Rolls-Royce informed that Bergen Viking has returned to service following a successful conversion from diesel-electric to liquefied natural gas-electric propulsion.
The retrofit replaced four of the ship’s original six diesel generating sets with two Rolls-RoyceBergen C6 generating sets.
The LNG fuel containment system and control system is delivered by two off 155m³ fuel tanks configured for redundant propulsion, with crossover options both on bunkering and supply lines, the company said in a statement.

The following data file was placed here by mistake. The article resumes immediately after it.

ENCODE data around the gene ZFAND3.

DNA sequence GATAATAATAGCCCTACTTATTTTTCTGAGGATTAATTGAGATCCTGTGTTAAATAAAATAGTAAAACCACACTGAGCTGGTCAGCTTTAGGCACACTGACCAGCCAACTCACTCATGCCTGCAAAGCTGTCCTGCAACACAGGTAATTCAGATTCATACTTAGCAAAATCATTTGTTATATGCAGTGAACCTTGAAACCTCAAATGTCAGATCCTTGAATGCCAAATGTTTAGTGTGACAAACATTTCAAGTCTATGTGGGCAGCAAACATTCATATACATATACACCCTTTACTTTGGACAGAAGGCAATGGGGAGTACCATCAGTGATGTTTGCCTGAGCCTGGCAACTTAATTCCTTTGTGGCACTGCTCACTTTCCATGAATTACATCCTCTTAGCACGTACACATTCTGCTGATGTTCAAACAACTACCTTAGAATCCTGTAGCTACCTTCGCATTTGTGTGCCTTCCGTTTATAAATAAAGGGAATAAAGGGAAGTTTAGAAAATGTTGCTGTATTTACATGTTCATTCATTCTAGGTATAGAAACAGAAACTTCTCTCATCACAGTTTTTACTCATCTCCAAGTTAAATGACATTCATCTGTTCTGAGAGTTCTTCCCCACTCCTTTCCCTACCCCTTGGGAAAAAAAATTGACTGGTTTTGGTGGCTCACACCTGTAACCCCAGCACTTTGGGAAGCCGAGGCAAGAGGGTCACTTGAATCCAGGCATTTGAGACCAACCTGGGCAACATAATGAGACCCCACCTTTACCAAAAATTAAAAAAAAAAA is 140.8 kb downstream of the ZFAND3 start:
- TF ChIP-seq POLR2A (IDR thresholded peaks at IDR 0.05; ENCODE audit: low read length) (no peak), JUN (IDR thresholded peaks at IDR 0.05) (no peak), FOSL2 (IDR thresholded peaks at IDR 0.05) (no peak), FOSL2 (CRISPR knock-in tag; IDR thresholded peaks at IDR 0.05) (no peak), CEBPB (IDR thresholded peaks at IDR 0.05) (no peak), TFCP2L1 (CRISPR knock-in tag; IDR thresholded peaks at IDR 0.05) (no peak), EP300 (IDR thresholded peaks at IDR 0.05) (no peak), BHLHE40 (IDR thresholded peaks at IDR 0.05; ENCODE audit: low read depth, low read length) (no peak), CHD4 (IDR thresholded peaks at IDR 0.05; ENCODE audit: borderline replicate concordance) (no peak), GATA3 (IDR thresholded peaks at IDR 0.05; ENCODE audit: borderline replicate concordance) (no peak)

The Bergen Viking is a 95-metre long chemical and product tanker supplying diesel and petrol along the Norwegian coastline in trade for Statoil. Delivered in 2007, the vessel is part of a total fleet of six vessels owned by Bergen Tankers.
Rolls-Royce engines fuelled solely by natural gas have been in production since 1991 and have completed over 25 million hours of operation; one million at sea. Since the introduction of Bergen engines lean burn technology, more than 650 gas engines have been delivered for operation on land and at sea, out of which 63 are marine engines in operation on a range of ships.
The first engines using LNG entered service in 2006 powering doubled-end car ferries.